Review: Annihilation (Book and Movie)

When I read Annihilation last fall, I was intrigued, repulsed, mystified, enchanted, horrified, compelled, absorbed, and ultimately so unable to articulate what had happened that I didn’t attempt a review. But it has never stopped growing on me, new insights twining around in my brain. It’s insidious.

Then the movie happened. I. Had. To. Go. I didn’t think anyone could film the book, and I was on Cloud 9 when I saw the abundance of rave critical reviews. It got compared to Apocalypse Now and 2001: A Space Odyssey! It got called “stunning” and the “Best Sci-Fi Film in Years” that “ranks among great philosophical sci-fi”! And though there were many differences from the book, it sounded almost as batshitcrazybrilliant as the book!!

Which means there are now two equally haunting versions of this story for me to wonder WTF happened.

I might not have all the answers, but I’ve certainly enjoyed replaying scenes in my mind and pondering the possibilities. And I suspect that’s what’s important—the ongoing quasi-epiphanies and existential musings, and what I might glean about the nature of life and death and growth and identity and change. This story will keep my brain churning out conjectures for decades.

And as a showcase for Mother Nature, it’s dazzling.

So if you’re curious about the book and movie that inspire such glowing Twitter reviews as “What the living fuck was that?” and “If [you’re] dumb enough to take acid; take acid and watch #annihilation”, I hope you’ll keep reading!



What audiences are saying!

Here are some typical Twitter reactions from both readers and viewers of Annihilation.
WTF did I just read?
***
What in the fuck did I just watch?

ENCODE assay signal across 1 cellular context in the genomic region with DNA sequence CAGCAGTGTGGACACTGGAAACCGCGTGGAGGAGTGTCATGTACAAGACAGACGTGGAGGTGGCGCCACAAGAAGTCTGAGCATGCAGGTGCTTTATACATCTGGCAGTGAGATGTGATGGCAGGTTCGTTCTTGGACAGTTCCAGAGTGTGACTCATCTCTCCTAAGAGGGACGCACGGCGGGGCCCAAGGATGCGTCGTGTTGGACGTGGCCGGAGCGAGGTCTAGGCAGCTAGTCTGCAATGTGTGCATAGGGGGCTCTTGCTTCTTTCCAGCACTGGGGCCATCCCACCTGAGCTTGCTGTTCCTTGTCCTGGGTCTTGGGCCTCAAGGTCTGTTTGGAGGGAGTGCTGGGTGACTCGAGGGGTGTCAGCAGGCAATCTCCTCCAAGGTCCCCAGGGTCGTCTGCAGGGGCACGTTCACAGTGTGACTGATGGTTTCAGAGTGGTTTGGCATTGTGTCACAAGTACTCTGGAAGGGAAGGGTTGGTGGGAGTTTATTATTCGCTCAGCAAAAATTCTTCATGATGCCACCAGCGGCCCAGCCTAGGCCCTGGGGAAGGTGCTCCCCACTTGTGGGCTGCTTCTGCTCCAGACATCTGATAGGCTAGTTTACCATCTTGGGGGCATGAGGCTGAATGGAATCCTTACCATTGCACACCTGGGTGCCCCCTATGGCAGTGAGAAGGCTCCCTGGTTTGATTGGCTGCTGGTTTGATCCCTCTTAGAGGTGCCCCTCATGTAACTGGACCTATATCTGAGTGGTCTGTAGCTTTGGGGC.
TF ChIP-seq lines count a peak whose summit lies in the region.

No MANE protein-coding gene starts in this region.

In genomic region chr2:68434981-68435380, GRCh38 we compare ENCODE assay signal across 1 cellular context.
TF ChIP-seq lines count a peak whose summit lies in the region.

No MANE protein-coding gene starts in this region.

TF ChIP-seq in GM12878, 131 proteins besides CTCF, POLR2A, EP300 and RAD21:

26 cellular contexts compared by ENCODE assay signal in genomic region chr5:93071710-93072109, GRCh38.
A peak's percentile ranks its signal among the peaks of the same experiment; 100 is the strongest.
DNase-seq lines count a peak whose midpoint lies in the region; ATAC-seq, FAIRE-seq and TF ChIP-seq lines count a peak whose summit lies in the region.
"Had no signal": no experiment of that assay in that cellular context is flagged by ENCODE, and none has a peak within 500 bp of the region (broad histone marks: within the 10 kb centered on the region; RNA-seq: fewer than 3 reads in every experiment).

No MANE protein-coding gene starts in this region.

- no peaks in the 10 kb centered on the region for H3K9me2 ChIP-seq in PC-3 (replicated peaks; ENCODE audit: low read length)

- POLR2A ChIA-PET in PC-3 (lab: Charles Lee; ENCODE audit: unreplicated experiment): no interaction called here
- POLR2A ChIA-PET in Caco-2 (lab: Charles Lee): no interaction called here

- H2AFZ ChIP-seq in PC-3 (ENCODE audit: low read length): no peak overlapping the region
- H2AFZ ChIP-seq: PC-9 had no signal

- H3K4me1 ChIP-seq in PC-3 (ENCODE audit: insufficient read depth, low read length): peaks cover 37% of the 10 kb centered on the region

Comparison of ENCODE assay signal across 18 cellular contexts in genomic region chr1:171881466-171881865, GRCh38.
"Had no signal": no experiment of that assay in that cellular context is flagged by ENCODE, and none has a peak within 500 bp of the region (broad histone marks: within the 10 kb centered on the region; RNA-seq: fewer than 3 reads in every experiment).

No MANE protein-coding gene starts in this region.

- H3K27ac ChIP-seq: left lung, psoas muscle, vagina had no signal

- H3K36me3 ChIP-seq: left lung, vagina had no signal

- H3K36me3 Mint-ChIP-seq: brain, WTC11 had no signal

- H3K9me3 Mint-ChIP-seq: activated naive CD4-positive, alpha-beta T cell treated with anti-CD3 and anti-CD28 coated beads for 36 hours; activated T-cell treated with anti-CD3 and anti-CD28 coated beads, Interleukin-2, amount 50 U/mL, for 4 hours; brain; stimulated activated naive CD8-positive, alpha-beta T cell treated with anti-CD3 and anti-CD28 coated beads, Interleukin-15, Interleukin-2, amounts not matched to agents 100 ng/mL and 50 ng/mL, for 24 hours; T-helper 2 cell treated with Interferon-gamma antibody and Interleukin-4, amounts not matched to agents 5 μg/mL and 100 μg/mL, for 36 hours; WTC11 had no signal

***
What in the living fuck was that?
This was also my initial reaction after finishing the book and the entire Southern Reach series. It was amazing. It was brilliantly creative, a lush and verdant jungle writhing with dreams and nightmares. But WTF happened?

When the back-to-nature lifestyle goes too far.

This Twitter review is almost as colorful and disturbing as the movie:
...talented, brilliant, incredible, amazing, show stopping, spectacular, never the same, totally unique, completely not ever been done before, unafraid to reference or not reference, put it in a blender, shit on it, vomit on it, eat it, give birth to it

Book or movie first?

They’re both masterpieces. They share the same exotic world, are more similar than different, yet veer off in somewhat dissimilar directions to arrive at somewhat different outcomes. Yes, I’m being vague.

I read the book first, so that’s where my emotional connection with the characters and their fantastical realm (called Area X) originated. The author, Jeff VanderMeer, lives in my family’s hometown and takes inspiration from a place I’ve known my whole life—the “forgotten coast” of the Florida panhandle—which forges another emotional connection for me. However, the vegetation there was too thick to get a proper perspective when they filmed test scenes (which makes me feel better about my many disappointing photos over the years), so they filmed most of the movie in England. It makes a surprisingly passable substitute, but no matter how much Spanish moss they drape on the trees, I know that’s not Florida. Most viewers won’t be distracted by that.

Before book or movie, there was Real Life Area X.
(Visit @gotoSt.Marks on Facebook for more photos!)